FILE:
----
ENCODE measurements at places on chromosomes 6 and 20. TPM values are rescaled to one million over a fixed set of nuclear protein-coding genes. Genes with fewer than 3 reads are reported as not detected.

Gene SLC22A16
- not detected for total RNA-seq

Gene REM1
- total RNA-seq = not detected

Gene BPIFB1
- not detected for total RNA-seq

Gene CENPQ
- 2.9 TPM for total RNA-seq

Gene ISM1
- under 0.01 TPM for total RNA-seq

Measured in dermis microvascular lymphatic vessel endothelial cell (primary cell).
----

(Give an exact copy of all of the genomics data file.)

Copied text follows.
ENCODE measurements at places on chromosomes 6 and 20. TPM values are rescaled to one million over a fixed set of nuclear protein-coding genes. Genes with fewer than 3 reads are reported as not detected.

Gene SLC22A16
- not detected for total RNA-seq

Gene REM1
- total RNA-seq = not detected

Gene BPIFB1
- not detected for total RNA-seq

Gene CENPQ
- 2.9 TPM for total RNA-seq

Gene ISM1
- under 0.01 TPM for total RNA-seq

Measured in dermis microvascular lymphatic vessel endothelial cell (primary cell).